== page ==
An illustrated lecture in English by Greek Cypriot author Mary Pyrgos.
Organised by the Hellenic Centre and is under the auspices of His Excellency the High Commissioner of Cyprus, Mr. Euripides Evriviades
Princess Anne of Cyprus, the daughter of King Janus of Cyprus and Charlotte of Bourbon is born in Nicosia in 1418. At the age of 13, is betrothed to Amadeus, the son of the Duke of Savoy, who dies in a few days after the signature of their marriage contract. Six months later she is betrothed to his younger brother Louis. Their marriage is celebrated in Nicosia, in October 1433, through a representative, and on the 7th of February 1434 is celebrated in Chambery, the capital of Savoy.
Anna, a beautiful and dynamic woman, proud of her royal descent, takes with her an entourage of 86 Cypriots, and according to the historians transforms Chambery, the capital of Savoy into a small Nicosia. She also takes with her, as part of her dowry the famous Codex of Torino J.II.9, that contains Cypriot- French medieval music, and vine- shouts, from which they produce until today, the well-known wine roussette de Savoie.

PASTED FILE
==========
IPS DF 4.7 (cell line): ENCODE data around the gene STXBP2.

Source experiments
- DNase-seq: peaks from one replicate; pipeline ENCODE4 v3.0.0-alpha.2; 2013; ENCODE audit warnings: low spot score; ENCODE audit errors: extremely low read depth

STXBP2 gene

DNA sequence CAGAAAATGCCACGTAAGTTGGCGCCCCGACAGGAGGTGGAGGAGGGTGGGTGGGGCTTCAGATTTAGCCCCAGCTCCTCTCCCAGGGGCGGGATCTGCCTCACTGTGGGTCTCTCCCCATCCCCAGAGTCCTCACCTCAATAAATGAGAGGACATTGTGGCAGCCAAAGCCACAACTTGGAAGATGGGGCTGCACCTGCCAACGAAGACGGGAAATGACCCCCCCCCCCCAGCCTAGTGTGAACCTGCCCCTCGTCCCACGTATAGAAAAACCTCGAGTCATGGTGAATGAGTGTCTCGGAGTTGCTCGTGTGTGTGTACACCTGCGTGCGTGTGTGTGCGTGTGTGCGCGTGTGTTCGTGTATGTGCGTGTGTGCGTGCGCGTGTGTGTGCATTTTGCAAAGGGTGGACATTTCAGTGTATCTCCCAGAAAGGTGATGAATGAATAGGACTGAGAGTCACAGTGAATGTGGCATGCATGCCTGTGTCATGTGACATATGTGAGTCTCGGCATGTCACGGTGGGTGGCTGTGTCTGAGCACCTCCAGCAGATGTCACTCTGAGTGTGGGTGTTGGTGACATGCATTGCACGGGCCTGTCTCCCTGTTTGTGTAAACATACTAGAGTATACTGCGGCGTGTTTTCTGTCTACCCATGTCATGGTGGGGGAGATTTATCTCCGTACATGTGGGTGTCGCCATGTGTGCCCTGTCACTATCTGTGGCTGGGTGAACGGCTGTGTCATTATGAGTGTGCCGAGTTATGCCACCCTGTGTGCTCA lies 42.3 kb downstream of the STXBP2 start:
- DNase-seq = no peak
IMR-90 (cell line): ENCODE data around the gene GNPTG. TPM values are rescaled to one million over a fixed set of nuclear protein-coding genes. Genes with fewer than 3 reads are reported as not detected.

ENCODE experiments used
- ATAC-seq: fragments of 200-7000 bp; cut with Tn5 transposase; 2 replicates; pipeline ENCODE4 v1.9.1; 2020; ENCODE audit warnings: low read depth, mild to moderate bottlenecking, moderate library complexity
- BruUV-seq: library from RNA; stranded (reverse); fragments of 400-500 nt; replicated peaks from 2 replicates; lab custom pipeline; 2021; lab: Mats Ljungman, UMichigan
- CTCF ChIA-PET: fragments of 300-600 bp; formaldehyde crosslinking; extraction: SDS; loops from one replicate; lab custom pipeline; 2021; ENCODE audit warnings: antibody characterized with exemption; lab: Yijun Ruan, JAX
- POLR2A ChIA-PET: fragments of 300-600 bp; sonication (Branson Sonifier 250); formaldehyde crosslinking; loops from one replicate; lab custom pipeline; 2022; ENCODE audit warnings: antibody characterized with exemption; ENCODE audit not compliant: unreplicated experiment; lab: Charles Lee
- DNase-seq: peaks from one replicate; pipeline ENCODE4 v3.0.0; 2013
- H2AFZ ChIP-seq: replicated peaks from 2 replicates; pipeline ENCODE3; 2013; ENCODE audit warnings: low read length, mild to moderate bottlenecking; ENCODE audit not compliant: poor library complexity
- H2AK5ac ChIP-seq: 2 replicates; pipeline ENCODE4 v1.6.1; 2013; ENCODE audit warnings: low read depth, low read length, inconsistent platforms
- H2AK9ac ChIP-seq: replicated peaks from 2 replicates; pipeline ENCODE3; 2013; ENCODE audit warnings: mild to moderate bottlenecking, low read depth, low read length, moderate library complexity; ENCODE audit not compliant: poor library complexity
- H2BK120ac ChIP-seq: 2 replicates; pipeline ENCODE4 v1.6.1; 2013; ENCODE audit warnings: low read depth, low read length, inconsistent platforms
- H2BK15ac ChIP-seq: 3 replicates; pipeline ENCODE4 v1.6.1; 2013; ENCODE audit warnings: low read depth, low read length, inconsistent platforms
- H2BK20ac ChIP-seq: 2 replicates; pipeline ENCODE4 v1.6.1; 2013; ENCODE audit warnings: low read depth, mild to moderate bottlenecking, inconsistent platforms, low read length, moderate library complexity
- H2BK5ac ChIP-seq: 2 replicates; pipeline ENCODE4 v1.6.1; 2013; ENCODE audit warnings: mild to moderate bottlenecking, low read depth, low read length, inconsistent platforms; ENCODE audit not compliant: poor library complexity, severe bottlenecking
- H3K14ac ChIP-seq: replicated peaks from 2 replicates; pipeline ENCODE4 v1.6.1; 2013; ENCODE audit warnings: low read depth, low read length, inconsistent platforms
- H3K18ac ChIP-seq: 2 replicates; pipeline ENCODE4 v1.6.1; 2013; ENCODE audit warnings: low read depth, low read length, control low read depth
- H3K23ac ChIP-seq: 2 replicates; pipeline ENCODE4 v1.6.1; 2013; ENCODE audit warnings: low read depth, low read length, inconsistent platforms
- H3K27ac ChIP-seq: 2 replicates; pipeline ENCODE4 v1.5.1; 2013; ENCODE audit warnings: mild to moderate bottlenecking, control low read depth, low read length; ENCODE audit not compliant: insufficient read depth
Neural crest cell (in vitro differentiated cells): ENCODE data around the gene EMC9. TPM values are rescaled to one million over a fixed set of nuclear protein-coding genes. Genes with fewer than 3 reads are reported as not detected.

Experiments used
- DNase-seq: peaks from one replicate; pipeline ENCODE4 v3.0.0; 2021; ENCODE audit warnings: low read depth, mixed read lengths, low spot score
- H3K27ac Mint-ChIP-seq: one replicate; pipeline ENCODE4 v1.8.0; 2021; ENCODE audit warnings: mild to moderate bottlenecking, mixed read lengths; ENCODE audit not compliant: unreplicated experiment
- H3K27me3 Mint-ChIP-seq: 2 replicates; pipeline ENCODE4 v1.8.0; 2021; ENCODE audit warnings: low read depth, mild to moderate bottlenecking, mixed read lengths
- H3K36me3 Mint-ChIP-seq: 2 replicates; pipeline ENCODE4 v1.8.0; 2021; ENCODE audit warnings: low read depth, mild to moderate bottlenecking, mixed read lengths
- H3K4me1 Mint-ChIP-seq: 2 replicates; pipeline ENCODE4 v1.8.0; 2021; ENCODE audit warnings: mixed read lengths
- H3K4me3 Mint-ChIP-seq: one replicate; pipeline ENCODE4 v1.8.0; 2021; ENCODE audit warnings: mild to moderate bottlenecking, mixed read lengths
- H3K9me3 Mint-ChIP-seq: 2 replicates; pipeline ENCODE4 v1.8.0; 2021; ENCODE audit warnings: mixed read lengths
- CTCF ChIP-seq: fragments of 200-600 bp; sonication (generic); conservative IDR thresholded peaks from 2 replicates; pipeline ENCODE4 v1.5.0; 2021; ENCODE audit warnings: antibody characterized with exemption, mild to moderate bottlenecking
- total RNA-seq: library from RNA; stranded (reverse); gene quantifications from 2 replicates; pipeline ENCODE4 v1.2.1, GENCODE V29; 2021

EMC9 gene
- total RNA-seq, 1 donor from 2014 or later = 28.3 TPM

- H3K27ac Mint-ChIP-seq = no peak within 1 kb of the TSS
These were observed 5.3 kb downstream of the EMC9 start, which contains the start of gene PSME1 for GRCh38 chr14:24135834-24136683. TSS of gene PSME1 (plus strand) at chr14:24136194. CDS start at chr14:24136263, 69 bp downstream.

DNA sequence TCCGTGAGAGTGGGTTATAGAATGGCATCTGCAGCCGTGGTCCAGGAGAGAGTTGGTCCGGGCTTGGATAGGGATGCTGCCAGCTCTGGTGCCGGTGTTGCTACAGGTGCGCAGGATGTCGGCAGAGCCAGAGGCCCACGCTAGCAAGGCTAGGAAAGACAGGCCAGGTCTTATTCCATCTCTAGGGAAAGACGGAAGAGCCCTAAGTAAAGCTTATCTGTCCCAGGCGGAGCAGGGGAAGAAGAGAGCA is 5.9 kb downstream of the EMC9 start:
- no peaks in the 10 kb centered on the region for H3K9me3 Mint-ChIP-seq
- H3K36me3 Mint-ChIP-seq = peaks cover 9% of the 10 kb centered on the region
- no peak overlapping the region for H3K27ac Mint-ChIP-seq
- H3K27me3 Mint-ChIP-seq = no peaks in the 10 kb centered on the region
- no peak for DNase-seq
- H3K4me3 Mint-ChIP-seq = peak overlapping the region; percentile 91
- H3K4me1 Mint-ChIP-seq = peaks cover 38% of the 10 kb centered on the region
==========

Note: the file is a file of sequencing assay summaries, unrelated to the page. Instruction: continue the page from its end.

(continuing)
Louis, her husband, a handsome prince, who loves her dearly, prefers poetry and art to political affairs and leaves the governance of the country to Anna. The feudal lords of the nationalist party detest being ruled by a foreigner and moreover by a woman. They accuse her of spending the treasures of Savoy on entertainments and gifts to her favourites, and of sending money to Cyprus to help her son, who is married to Queen Charlotte of Cyprus, to regain the throne of Cyprus. Many of her children and grandchildren are married into the most important European families and are kings and queens of France, Germany, Austria, Poland, Hungary and other European countries. Some of her most well-known descendants are Mary Stuart the Queen of Scots, Francois I, Louis XIV and others. Some historians say that princes Diana, Prince William, and Winston Churchill are also her descendants. Anna dies at the age of 44.
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Free entry; booking essential
The Hellenic Centre,
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London W1U 5AS